Canadian Chamber Unveils Top 10 Barriers to Competitiveness for 2014

Canadian Chamber Unveils Top 10 Barriers to Competitiveness for 2014
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Joanne Scattolon

Joanne Scattolon

Joanne Scattolon is the Manager, Donor Relations at Sheridan College Institute of Technology & Advanced Learning. Her role is to manage a comprehensive Stewardship and Donor Recognition program for donors to Sheridan including Campaign, Major, Alumni, Annual and volunteers. Previously, Joanne was the communications manager for the Oakville Chamber of Commerce.

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Today, the Canadian Chamber of Commerce and the nationwide network of chambers of commerce, including the Oakville Chamber of Commerce, unveiled the Top 10 Barriers to Competitiveness list for 2014. The Canadian Chamber undertook this initiative two years ago to draw attention to the barriers that are holding back Canada’s progress and to urge all levels of government to act more swiftly to improve our country’s ability to compete globally.

Canadian Chamber President and CEO Perrin Beatty stated: “Since launching this initiative, in cooperation with our network of chambers of commerce, we have made great progress in furthering our competitiveness agenda, particularly in addressing the barrier our members identified as being the greatest impediment to the success of Canadian business: the growing skills gap. The federal government and several provincial and territorial governments have also named this issue as the country’s biggest challenge.”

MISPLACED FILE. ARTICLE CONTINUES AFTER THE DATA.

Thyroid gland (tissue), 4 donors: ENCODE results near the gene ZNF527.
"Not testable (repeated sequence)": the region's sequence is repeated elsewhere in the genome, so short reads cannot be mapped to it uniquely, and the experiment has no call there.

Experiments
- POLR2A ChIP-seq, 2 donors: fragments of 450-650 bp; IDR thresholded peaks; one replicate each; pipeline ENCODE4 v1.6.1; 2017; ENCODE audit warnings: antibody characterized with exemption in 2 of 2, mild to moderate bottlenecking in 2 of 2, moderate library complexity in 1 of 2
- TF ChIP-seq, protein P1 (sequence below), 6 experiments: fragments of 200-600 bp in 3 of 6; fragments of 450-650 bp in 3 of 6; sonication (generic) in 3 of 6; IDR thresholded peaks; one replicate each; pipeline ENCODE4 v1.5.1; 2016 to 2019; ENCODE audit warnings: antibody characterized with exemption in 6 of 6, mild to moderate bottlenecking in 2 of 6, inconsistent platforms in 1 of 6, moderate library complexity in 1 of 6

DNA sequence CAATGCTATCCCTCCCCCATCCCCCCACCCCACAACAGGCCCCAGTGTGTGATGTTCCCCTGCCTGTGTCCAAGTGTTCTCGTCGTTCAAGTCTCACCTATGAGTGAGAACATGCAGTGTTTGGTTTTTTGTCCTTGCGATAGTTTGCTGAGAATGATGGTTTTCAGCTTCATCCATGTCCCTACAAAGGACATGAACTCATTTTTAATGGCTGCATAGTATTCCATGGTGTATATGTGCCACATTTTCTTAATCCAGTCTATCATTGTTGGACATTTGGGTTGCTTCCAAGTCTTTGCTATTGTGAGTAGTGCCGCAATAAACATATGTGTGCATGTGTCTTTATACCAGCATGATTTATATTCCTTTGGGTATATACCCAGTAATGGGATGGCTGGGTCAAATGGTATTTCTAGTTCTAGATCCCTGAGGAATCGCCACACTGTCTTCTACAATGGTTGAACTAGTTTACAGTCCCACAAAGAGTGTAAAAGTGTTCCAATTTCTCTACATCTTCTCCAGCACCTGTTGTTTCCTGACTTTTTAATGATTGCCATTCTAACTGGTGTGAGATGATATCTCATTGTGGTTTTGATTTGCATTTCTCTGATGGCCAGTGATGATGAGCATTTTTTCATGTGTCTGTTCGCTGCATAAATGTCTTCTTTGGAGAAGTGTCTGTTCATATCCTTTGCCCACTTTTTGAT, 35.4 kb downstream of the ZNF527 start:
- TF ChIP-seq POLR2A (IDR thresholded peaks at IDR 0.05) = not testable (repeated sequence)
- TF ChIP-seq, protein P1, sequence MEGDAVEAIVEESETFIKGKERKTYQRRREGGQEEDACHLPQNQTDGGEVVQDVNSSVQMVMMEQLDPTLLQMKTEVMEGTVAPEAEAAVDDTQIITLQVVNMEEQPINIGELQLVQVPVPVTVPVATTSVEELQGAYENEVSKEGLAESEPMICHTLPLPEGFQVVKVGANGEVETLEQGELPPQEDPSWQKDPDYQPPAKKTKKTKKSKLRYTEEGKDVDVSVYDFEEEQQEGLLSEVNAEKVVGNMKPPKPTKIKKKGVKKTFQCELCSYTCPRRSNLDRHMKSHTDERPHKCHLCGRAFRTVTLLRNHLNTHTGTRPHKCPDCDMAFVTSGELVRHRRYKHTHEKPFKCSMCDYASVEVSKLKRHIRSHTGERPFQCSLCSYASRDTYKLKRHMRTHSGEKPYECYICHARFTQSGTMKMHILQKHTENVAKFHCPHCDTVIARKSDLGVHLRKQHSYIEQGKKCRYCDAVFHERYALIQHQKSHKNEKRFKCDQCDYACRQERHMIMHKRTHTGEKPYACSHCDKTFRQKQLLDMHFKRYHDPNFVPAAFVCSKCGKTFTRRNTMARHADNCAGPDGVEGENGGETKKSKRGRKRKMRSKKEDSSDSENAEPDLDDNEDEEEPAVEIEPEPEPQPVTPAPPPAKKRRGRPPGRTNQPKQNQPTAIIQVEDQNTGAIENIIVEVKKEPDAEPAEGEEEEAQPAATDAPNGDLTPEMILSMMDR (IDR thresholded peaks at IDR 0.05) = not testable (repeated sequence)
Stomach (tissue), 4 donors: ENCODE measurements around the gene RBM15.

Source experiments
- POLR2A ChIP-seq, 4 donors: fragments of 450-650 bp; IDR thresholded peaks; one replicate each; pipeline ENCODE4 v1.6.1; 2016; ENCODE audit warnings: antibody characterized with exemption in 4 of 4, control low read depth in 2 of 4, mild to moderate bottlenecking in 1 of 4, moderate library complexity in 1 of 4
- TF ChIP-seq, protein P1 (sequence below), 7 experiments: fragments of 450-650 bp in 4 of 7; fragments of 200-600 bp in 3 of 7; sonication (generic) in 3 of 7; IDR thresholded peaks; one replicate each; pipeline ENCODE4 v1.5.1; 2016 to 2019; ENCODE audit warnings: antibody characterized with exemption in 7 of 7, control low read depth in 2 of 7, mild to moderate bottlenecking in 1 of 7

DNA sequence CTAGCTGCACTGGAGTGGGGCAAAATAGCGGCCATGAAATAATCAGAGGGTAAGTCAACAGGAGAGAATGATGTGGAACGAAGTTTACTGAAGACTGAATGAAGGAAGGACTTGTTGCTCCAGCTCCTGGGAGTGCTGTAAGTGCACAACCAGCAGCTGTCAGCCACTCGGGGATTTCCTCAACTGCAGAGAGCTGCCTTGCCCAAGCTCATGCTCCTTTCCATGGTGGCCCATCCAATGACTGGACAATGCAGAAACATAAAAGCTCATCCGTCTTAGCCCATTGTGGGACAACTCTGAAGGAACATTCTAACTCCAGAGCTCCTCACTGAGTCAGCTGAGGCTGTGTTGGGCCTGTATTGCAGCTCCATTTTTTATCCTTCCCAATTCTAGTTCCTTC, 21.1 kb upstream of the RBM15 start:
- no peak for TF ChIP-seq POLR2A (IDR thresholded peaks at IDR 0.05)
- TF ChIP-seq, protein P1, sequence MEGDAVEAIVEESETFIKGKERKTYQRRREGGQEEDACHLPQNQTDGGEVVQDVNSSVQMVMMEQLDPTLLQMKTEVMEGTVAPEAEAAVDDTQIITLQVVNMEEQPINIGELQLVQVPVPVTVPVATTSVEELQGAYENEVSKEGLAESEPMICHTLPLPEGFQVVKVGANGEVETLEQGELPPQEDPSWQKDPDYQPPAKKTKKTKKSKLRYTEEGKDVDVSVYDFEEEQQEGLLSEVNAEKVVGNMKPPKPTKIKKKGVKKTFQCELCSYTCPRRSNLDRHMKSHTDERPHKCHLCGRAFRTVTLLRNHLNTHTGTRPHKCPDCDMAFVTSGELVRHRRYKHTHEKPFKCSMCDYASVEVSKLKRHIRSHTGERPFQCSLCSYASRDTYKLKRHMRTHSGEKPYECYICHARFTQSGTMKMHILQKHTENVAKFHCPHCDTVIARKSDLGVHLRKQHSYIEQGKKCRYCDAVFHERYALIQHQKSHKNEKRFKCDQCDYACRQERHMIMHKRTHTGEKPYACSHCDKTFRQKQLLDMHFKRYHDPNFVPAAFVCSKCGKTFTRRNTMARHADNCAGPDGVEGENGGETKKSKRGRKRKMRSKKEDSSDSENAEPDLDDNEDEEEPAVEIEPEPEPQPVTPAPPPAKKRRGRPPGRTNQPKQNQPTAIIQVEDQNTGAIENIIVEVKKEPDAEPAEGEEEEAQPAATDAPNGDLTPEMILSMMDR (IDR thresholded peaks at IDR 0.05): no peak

“The need for action is urgent. The standard of living of every Canadian depends on how well we respond to the challenge. We must identify and implement real, tangible solutions for breaking down the barriers to our competitiveness and for creating more opportunities and greater prosperity for Canadian businesses and families,” noted Orla Johnston, chair of the Oakville Chamber.

Addressing the Top 10 Barriers to Competitiveness will go a long way towards restoring Canada’s competitiveness. The Canadian Chamber is calling on its own membership, on governments, on educators, on labour organizations, and others to tackle and overcome these barriers. Tolerating them is simply not an option. Effectively addressing these 10 barriers will sharpen Canada’s competitive edge and allow us to prosper in the global economy.

Barrier I: Skills shortages
Barrier II: Uncompetitive travel and tourism strategies
Barrier III: Inadequate plans for addressing deficiencies in public infrastructure
Barrier IV: Barriers to success in global markets
Barrier V: Internal barriers to trade
Barrier VI: A complex and costly tax system
Barrier VII: Lack of clear sustainability policies
Barrier VIII: The severe shortage of economic development tools for businesses in Canada’s territories
Barrier IX: Inconsistent regulatory policies between Canada and the U.S.
Barrier X: Insufficient support for innovation in Canadian manufacturing

This is the link for the full report: 10 Barriers to Success

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